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People normally just buy a Porsche when they hit a midlife crisis. Maybe that’s not what’s driving Chef Lanny Lancarte, but he has made some serious changes in his professional life. He closed one of Chow, Baby’s favorite dining spots in this town, Lanny’s Alta Cocina Mexicana (3405 W. 7th St.), and opened a (gulp) upscale health-conscious restaurant in its place. I’m assuming he’s also into yoga, rides his bike all over town now, and has sworn off the seared fois gras he used to serve.

Forgive me for not being excited about the opening of Righteous Foods last month. It was a little like visiting my divorced dad’s bachelor pad after he decided to drop a few pounds and start dating again.

The restaurant borders on a Portlandia self-parody, with a hanging bike rack out front, a cool juice/coffee bar, detox drinks on offer, something called “drinking” vinegars, and a menu full of buzzwords like organic, grass-fed, free-range, and locally sourced.

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I first visited the industrial-chic dining room for lunch. The place was hopping, filled mostly with women wearing yoga pants. My server seemed to have been plucked straight out of central casting for the role of a young, attractive, hipster waiter. He was visibly nervous and struggled with parts of the menu. When my guest asked if there was any shellfish in the ceviche, he said yes. Then he ran and got the chef, who told us there wasn’t any but also felt the need to share with us the fact that the shrimp the kitchen uses in other dishes was harvested from 3,000 feet in the ocean.

The ceviche –– it was actually Tasmanian trout ($7) –– was superbly fresh, with meaty chunks of citrus-drenched salmon-colored fish and a crispy, cracker-like flaxseed lavash for scooping up the delicacy. The organic deviled eggs ($8) with a tangy mustard-seed hummus perched on cucumber slices were also a triumph of flavor. Both dishes needed salt; but I didn’t know if that was part of the health theme; it seemed un-hip to ask.

My blackened organic salmon ($22) was flaky, moist, and divine. I ordered the wheatberry organic spaghetti squash with an organic ginger soy broth as an accompaniment but was instead served a bland, toasted faro risotto. I didn’t have time to get the kitchen to re-cook my order, and I left most of the risotto on the plate. My guest’s pork tacos ($14), with pickled onions, cabbage, tomatillo, queso fresco, and organic black beans were bland, decent, uninspired, and not worth $14.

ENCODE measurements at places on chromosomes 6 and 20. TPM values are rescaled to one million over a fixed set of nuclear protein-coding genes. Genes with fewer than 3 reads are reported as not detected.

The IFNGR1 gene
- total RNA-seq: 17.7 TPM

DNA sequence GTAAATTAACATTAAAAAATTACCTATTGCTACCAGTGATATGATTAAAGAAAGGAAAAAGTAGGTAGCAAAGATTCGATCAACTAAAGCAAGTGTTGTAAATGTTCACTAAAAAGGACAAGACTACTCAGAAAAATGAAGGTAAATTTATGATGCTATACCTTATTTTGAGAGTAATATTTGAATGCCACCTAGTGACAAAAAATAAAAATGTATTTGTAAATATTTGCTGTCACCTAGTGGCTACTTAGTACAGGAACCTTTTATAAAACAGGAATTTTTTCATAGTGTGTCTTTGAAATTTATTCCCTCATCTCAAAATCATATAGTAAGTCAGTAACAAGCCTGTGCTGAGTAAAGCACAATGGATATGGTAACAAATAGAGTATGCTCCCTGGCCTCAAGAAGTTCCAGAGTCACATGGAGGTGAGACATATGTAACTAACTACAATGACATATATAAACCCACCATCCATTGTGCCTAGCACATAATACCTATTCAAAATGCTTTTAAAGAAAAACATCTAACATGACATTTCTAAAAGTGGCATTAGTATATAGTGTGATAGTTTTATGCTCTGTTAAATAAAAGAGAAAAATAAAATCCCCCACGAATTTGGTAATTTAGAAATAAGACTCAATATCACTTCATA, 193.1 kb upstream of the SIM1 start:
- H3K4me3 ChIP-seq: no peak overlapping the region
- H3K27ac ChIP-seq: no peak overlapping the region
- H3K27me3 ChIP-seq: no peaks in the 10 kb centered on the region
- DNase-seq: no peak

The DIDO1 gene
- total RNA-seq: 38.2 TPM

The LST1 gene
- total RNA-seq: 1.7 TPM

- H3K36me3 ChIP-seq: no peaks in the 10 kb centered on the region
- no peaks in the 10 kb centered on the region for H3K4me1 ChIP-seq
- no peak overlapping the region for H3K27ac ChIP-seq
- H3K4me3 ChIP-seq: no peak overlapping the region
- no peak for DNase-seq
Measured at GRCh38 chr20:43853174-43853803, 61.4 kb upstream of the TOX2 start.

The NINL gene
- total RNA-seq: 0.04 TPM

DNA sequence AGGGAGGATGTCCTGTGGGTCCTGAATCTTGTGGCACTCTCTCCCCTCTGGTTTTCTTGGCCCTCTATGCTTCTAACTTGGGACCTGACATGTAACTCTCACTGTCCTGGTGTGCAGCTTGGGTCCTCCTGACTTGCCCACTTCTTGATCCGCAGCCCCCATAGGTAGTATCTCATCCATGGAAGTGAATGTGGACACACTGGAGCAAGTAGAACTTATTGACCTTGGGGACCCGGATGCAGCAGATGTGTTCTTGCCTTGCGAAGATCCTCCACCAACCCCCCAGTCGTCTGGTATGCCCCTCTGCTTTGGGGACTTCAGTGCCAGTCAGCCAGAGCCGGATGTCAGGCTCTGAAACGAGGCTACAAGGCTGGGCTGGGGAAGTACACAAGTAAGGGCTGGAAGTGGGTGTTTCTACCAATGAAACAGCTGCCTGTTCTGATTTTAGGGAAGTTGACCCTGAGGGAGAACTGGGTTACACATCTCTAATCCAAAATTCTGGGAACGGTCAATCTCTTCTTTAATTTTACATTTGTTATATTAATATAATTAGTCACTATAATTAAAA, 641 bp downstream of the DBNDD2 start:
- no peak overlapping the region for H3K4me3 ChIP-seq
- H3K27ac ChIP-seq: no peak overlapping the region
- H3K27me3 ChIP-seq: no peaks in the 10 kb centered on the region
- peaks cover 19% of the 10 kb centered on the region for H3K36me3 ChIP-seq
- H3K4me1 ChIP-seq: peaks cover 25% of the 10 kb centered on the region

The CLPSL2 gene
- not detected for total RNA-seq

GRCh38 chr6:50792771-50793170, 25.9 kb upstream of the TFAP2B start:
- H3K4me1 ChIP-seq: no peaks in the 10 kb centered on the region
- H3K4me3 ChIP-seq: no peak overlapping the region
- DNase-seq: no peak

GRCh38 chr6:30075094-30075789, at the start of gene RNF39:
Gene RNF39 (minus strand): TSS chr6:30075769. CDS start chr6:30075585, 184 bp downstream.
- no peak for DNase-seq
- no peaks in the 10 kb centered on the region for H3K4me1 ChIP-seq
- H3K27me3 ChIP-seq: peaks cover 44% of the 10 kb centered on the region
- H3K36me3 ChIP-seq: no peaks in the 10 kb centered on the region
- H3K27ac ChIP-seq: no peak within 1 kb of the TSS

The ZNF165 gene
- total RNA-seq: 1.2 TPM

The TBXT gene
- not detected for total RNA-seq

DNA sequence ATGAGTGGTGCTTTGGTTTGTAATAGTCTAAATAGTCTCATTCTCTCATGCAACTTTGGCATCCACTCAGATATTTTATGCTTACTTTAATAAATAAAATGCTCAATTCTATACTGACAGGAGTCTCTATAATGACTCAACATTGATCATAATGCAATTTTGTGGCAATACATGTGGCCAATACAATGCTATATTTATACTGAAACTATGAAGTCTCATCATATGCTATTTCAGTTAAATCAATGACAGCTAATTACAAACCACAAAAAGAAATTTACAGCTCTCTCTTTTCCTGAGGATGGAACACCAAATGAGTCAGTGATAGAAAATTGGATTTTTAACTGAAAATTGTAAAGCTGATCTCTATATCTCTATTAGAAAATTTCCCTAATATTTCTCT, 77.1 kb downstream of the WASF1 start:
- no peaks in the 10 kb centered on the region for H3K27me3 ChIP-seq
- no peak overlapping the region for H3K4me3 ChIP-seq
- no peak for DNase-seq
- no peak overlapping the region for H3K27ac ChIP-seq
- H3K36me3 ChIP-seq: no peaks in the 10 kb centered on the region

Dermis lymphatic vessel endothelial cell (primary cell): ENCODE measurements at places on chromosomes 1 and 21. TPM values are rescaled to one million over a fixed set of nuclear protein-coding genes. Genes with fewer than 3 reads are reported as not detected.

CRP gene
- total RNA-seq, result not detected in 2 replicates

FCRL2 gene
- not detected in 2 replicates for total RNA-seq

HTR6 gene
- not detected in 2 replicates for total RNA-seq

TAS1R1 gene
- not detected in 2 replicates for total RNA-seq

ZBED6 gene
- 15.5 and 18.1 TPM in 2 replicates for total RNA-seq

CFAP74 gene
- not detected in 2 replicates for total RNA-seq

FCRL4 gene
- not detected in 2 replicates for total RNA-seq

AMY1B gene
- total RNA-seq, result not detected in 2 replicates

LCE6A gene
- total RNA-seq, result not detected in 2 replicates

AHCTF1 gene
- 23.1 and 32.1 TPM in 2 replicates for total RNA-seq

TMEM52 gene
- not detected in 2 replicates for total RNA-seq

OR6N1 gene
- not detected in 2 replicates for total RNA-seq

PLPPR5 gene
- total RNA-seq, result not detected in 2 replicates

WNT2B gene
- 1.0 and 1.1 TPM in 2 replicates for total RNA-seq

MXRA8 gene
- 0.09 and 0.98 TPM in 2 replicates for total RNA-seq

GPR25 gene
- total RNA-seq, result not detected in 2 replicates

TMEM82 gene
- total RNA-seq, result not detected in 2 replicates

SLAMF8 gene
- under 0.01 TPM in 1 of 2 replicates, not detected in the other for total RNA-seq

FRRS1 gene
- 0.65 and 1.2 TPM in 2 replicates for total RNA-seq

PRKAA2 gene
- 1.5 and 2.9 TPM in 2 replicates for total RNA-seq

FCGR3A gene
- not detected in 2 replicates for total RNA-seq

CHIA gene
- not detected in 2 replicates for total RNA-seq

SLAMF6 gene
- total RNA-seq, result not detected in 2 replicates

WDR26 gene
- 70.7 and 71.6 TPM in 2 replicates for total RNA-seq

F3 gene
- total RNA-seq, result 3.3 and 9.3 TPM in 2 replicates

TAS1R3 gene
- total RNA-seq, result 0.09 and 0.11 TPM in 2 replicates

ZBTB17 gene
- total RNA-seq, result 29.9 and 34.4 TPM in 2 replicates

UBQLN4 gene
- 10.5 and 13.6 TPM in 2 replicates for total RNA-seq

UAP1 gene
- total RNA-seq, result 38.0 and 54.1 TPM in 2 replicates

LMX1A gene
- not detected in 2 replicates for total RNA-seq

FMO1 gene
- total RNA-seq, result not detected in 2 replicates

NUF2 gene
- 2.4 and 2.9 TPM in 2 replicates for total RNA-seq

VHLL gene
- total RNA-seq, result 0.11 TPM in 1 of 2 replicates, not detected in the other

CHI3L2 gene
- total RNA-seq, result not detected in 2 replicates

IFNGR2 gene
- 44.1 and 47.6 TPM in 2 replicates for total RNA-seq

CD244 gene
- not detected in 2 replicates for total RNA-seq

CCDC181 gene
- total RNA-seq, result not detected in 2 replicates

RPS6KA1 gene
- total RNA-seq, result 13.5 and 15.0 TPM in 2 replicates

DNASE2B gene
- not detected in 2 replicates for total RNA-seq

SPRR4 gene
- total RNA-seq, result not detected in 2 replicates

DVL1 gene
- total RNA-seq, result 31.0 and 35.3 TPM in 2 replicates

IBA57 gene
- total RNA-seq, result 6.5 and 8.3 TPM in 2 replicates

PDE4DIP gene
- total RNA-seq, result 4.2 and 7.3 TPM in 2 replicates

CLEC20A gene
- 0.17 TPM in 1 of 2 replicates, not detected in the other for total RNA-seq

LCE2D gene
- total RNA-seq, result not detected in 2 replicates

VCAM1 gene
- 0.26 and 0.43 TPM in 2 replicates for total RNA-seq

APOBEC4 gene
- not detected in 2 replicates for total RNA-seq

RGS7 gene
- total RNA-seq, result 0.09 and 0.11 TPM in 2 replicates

I went back for breakfast a few days later and was neither under- nor overwhelmed. I was simply whelmed. The veggie omelet ($8) with “spinach root” was perfectly fluffy and well cooked, but under-seasoned. It looked like regular ol’ spinach to me. No one could give me a satisfactory explanation of what spinach root is. From what I gathered, spinach root grows in the ground … like all spinach. The one piece of sourdough toast ($2) and preserves seemed a little skimpy even for a health food joint.

I guess it’s time for me to let go of Lanny’s. Even if this is just a phase for one of Fort Worth’s most decorated chefs, there’s no going back now. Who knows, maybe I’ll catch the health bug and decide to change my life too. Then again, I’d look terrible in yoga pants.

Contact Chow, Baby at chowbaby@fwweekly.com

3 COMMENTS

  1. Why would you make personal attacks on Lanny? This is just poor form on your part, if you don’t like the food then that is fine, but your assumtions in the first paragraph make you look foolish, bitter, and petty. You are not humorous if that was the angle you were going for, the only humorous part of your review is the fact that you refer to yourself in the third person. Lastly what could possibly be wrong with want to serve people healthier, fresher foods? My email is at the top of this comment so feel free to write and explain yourself further because at this point I am dying to know!

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